* Moving a finger from sensor 1 to sensor 2 results in sensor 1 falling and sensor 2 rising
* Moving a finger from sensor 2 to the blank area again results in sensor 2 falling and sensor 1 not moving much.

Going in the opposite direction

* Moving a finger from a blank are to sensor 2 results in sensor 2 rising fast and sensor 1 not moving (much)
* Moving a finger from sensor 2 to sensor 1 results in sensor 2 falling and sensor 1 rising
* Moving a finger from sensor 1 to the blank area again results in sensor 1 falling and sensor 2 not moving much.

So there's unique conditions in the rate of change for each transition; this arises because the "gap" between the sensors is unequal - it's not possible to travel in a forward direction from sensor 1 to a blank area or in a reverse direction from sensor 2 to a blank area - the contacts are too close together to permit it as the gap is narrower than your finger.

Of course, along with programming and microelectronics, mathematics is another area where I am poorly prepared...but if anyone could give any advice on equations I could use that may achieve this? I realise there's going to be a "delta t" component and thus some lag may occur...but I could live with that if the tradeoff is more reliable transitions.

TonyWilk

#35
Dec 21, 2017, 01:24 pm Last Edit: Dec 21, 2017, 01:41 pm by TonyWilk
Now then...much to my shame and my partner's annoyance I was up until 4am trying to find the bug.
After 25+ years, my missus has almost gotten used to me staying up 'til 4 working on software :)

Quote
https://youtu.be/0bS3CqB_9hs
Yay !!! well done !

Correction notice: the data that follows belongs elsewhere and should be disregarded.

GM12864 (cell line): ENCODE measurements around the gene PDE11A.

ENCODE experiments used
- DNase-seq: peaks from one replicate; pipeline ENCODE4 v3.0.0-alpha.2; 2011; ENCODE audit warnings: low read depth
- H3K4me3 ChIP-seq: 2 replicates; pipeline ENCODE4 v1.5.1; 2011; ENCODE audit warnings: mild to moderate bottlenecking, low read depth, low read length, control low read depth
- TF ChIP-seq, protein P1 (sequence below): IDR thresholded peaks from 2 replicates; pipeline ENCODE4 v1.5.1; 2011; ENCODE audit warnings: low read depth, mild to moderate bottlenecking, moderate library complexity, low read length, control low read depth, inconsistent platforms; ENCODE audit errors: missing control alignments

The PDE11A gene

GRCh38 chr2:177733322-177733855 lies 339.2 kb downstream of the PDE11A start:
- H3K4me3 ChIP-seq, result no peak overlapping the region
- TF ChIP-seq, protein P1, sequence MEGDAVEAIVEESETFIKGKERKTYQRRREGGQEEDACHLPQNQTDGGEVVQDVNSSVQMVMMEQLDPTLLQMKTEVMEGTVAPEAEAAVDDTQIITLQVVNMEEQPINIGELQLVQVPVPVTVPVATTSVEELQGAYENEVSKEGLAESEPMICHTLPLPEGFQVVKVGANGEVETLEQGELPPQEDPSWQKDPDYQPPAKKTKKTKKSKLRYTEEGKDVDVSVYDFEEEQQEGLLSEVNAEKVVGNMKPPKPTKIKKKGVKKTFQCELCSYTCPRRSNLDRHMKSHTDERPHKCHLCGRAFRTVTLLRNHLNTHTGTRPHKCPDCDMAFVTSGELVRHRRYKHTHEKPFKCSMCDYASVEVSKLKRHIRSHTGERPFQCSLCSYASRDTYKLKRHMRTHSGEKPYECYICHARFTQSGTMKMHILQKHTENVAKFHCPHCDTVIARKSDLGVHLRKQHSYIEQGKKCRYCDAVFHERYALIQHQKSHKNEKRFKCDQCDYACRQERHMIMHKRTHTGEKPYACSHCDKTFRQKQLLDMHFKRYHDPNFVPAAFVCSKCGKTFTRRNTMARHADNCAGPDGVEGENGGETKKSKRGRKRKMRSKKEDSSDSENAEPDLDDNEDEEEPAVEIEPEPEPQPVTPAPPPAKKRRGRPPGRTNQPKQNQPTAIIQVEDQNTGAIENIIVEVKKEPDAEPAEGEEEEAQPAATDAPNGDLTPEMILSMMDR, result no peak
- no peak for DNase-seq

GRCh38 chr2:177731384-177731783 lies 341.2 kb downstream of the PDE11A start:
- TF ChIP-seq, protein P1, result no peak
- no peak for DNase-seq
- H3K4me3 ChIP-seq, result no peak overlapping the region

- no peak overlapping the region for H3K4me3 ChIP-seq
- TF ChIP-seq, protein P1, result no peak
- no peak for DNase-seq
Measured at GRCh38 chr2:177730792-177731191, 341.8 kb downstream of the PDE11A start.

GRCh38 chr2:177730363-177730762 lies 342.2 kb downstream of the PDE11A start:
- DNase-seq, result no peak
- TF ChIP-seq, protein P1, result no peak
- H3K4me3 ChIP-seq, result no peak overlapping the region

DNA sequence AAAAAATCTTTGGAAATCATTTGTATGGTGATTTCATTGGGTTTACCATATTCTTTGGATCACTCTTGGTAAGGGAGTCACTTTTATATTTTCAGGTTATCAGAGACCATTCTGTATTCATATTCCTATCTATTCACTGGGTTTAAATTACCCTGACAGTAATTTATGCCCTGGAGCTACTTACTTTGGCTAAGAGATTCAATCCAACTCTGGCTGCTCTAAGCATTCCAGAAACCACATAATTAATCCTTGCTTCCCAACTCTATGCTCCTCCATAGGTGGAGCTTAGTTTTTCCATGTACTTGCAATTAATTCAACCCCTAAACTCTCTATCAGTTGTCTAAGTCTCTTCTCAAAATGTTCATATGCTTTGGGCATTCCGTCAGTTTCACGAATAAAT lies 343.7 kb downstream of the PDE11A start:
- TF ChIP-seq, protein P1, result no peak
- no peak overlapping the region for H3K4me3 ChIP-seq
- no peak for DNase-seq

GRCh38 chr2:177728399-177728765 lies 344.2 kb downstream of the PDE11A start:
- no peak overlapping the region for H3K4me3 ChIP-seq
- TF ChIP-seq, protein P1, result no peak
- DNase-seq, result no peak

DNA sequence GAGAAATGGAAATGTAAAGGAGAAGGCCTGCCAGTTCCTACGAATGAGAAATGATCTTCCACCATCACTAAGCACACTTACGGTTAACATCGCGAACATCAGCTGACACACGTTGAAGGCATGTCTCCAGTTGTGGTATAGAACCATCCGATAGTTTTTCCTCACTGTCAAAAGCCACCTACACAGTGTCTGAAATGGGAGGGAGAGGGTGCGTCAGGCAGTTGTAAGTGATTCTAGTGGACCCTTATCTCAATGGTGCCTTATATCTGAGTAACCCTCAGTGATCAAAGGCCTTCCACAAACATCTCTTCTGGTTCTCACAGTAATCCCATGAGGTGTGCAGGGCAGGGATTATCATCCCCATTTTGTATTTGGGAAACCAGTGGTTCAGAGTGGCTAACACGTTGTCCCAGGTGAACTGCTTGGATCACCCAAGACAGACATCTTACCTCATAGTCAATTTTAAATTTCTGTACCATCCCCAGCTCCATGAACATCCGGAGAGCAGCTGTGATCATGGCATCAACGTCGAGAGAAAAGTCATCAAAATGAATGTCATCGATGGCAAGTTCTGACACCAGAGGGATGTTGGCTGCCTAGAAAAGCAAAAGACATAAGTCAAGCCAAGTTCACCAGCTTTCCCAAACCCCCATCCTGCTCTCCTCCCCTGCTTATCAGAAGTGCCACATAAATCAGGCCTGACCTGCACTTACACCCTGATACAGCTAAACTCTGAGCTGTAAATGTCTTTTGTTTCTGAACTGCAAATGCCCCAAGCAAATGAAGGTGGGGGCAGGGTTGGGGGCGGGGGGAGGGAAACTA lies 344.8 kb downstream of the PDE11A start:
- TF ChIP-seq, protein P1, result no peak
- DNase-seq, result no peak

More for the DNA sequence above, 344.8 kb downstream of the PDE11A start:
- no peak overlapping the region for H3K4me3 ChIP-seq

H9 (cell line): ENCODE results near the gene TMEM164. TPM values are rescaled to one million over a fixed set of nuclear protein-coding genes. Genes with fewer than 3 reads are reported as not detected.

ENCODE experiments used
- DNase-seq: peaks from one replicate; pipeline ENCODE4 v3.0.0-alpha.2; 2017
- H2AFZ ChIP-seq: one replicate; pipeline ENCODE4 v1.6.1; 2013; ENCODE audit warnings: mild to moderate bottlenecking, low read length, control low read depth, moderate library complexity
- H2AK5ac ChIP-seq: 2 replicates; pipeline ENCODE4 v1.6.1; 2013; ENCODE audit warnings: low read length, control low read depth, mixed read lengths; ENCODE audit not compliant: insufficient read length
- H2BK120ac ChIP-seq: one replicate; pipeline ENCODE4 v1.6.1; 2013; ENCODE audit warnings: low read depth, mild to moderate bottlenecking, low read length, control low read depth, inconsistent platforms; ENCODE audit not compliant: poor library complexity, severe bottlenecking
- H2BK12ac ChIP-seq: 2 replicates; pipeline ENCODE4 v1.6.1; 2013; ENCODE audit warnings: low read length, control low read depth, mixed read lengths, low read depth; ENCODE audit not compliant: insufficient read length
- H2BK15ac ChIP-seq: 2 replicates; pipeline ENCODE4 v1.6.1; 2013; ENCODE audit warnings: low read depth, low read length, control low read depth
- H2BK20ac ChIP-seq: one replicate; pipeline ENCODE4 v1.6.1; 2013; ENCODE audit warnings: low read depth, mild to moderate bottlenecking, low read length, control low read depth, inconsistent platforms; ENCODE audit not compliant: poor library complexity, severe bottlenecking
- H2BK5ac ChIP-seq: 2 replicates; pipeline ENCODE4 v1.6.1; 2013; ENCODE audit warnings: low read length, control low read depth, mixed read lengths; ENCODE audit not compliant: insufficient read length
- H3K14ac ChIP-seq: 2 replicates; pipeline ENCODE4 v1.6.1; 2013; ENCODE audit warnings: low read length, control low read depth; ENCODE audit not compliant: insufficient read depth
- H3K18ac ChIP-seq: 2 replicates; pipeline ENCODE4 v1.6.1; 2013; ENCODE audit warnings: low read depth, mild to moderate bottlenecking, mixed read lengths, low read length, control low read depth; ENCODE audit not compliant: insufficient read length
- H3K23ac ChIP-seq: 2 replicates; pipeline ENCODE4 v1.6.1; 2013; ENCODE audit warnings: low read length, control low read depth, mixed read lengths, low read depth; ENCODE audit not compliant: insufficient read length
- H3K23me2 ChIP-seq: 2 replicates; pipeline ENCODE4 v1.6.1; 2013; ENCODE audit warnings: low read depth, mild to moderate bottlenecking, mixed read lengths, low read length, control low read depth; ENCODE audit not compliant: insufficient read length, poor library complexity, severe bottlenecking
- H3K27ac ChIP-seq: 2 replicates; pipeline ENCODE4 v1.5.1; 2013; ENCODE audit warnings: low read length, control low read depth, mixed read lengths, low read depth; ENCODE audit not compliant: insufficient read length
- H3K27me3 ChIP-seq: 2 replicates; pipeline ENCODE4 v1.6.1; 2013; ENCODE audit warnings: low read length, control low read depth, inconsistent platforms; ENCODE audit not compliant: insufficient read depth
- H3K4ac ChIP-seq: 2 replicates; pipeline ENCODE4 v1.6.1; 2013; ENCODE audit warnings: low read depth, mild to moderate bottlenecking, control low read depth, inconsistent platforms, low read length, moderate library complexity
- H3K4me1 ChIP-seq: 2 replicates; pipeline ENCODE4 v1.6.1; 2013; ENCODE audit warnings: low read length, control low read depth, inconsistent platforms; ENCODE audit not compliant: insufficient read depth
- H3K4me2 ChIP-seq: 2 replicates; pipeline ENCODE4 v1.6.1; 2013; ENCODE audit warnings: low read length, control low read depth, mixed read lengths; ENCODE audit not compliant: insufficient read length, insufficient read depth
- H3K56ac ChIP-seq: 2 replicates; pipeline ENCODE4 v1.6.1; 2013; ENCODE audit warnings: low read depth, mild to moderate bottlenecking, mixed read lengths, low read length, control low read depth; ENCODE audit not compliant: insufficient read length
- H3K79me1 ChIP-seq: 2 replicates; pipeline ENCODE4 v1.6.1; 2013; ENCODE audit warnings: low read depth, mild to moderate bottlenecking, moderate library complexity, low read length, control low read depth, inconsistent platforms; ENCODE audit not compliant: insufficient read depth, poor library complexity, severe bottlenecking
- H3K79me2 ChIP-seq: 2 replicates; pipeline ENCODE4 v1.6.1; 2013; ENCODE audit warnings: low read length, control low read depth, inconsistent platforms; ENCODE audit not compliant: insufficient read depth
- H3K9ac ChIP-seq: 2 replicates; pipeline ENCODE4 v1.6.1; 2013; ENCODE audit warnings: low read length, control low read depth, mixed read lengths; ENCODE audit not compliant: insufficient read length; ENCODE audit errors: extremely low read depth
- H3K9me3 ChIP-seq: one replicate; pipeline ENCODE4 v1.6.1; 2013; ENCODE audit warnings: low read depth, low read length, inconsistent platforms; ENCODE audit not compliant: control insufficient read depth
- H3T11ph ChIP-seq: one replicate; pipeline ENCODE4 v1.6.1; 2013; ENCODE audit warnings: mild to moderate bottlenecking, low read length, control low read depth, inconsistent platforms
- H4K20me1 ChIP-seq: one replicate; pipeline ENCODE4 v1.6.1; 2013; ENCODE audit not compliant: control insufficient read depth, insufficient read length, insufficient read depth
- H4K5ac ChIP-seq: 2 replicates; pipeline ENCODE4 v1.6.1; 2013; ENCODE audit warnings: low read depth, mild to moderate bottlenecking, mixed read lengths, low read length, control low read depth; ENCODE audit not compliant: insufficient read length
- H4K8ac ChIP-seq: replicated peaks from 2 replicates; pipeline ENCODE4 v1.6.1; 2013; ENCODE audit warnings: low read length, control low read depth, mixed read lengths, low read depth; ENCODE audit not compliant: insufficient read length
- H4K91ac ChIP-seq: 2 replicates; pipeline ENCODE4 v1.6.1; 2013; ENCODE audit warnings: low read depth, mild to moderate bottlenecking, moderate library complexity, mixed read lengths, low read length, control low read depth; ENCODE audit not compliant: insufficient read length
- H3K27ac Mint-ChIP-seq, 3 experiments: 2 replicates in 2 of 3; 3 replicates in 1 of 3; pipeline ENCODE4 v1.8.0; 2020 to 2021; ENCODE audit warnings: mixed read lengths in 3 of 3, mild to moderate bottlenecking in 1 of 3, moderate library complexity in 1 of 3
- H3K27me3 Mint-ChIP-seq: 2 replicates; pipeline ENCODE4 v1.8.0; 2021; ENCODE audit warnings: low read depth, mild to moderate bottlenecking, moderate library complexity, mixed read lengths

Some other points:
Those LEDs take a lot of current, you may need a bigger power bank at some point.

Sensing... I've not used the 'Capacitive sensing library', so this is a bit of guesswork based on that graph you posted earlier:

I don't think you need to look at rate of change or anything, you just need to determine states:

Your sensing relies on detecting: 1, both, 2 .. 1, both 2 in one direction and 2, both, 1 etc. in the other direction. If you are getting readings like in that graph and you can pretty reliably distinguish between "some signal" and "no signal" on each of the 2 inputs, then I think it can be worked out like:

Code: [Select]
int signal1, signal2;   // the 2 signals you just measured

int level1;       // a level above which signal1 is 'ON'    \ including when both are activated
int level2;       // a level above which signal2 is 'ON'    /

static int current_state= 0;
int s1state, s2state;

// State machine to determine what's going on...

s1state= 0;              // all we need to know is if the signals are ON or OFF
s2state= 0;
if( signal1 > level1 )
  s1state = 1;
if( signal2 > level2 )
  s2state = 1;

switch( current_state )
{
case 0:   // currently OFF... looking for (1) or (2)
  if( s1state == 1 )
    current_state= 1;
  else if( s2state == 1 )
    current_state= 2;
  break;

case 1:  // currently on '1'... looking for (1 and 2) or (nothing)
  if( (s1state == 1) && (s2state == 1) ){

    // just gone from (1) to (1 and 2)
    // ----- do GOING UP here ---